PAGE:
Fareed speaks with former Justice Department official John Yoo about the Senate Intelligence Committee's report on CIA interrogation methods. Watch the full interview on GPS this Sunday at 10 a.m. and 1 p.m. ET on CNN.
Forced rectal feeding, agency officials threatening to rape the mothers of prisoners, people with broken limbs being forced to stand for hours and hours, deprived of sleep for up to one week. Doesn’t that strike you as torture?
Well, those are very troubling examples. They would not have been approved by the Justice Department – they weren't approved by the Justice Department at the time. But I have to question whether they’re true because I can’t take at face value the committee’s report because there were no Republicans involved.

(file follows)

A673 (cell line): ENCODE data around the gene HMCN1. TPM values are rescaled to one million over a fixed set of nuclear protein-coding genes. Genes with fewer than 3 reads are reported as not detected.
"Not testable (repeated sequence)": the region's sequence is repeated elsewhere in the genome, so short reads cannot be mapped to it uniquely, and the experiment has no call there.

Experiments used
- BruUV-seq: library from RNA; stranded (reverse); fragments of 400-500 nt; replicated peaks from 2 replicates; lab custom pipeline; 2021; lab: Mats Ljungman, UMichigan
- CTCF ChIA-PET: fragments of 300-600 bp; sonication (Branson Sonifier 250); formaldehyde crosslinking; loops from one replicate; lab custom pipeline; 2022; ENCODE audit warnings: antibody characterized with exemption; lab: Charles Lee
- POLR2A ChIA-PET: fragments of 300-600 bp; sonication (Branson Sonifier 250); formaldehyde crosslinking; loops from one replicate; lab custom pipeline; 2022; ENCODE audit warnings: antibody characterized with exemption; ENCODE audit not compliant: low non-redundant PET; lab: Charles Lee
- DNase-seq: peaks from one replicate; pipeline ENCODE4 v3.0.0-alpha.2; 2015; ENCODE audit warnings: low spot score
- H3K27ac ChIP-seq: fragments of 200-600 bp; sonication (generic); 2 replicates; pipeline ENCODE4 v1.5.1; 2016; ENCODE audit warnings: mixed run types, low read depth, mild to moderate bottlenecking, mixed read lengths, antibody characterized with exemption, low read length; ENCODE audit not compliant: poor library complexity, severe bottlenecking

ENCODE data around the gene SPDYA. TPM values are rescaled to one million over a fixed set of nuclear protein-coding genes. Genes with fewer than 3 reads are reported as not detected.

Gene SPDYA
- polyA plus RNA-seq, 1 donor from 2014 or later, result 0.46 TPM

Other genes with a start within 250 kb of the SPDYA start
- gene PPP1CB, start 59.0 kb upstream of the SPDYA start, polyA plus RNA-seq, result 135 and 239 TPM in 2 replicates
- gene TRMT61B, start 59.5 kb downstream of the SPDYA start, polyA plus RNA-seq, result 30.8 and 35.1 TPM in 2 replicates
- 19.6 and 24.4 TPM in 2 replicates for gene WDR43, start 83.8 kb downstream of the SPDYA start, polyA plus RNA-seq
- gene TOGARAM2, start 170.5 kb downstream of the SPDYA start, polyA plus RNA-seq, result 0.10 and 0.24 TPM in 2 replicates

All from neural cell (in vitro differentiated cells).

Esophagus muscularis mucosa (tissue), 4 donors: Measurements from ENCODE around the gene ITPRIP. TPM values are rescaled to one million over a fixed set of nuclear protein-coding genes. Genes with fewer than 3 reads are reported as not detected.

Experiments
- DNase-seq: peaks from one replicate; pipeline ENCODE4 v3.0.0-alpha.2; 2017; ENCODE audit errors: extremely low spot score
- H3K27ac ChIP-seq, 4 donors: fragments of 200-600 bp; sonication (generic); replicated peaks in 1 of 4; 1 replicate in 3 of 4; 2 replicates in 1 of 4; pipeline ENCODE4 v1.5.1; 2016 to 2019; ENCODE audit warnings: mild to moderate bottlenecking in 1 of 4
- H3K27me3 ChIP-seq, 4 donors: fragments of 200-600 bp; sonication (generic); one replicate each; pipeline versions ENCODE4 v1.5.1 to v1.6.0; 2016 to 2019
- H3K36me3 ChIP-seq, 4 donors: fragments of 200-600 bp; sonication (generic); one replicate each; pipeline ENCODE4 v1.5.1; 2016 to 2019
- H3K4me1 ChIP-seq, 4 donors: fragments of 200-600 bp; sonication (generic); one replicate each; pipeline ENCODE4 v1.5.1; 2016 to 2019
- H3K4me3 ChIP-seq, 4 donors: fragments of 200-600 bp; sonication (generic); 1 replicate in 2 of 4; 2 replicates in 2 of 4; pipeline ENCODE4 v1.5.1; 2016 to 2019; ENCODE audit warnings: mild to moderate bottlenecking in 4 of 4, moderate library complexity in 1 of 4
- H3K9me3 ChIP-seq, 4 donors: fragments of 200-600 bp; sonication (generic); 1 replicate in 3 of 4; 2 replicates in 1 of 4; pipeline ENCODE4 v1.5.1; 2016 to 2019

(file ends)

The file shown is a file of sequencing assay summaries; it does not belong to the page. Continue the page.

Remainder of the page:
You know, investigations in the intelligence committee are traditionally bipartisan and the worst thing, from a lawyer’s perspective, from my perspective, is the committee didn’t interview any witnesses. And so, you have these reports, but they never gave a chance to the very participants, the people being accused, to explain themselves. And so I would want to know more about what happened in any of these cases and to see what really happened.
But I agree with you if there were people who had to undergo what you just described, none of those were approved by the Justice Department, I don’t believe they were approved by headquarters at CIA, too.
Instead, what you had, I think, was a lot of chaos and miscommunication going on in the very first months after 9/11 when both people in the White House, the executive branch and Congress were demanding that the CIA become aggressive and get started on going after al Qaeda.
But I agree with you. If these things happened as they’re described in the report, as you describe them, those were not authorized by the Justice Department. They were not supposed to be done and those people who did those are at risk legally because they were acting outside their orders.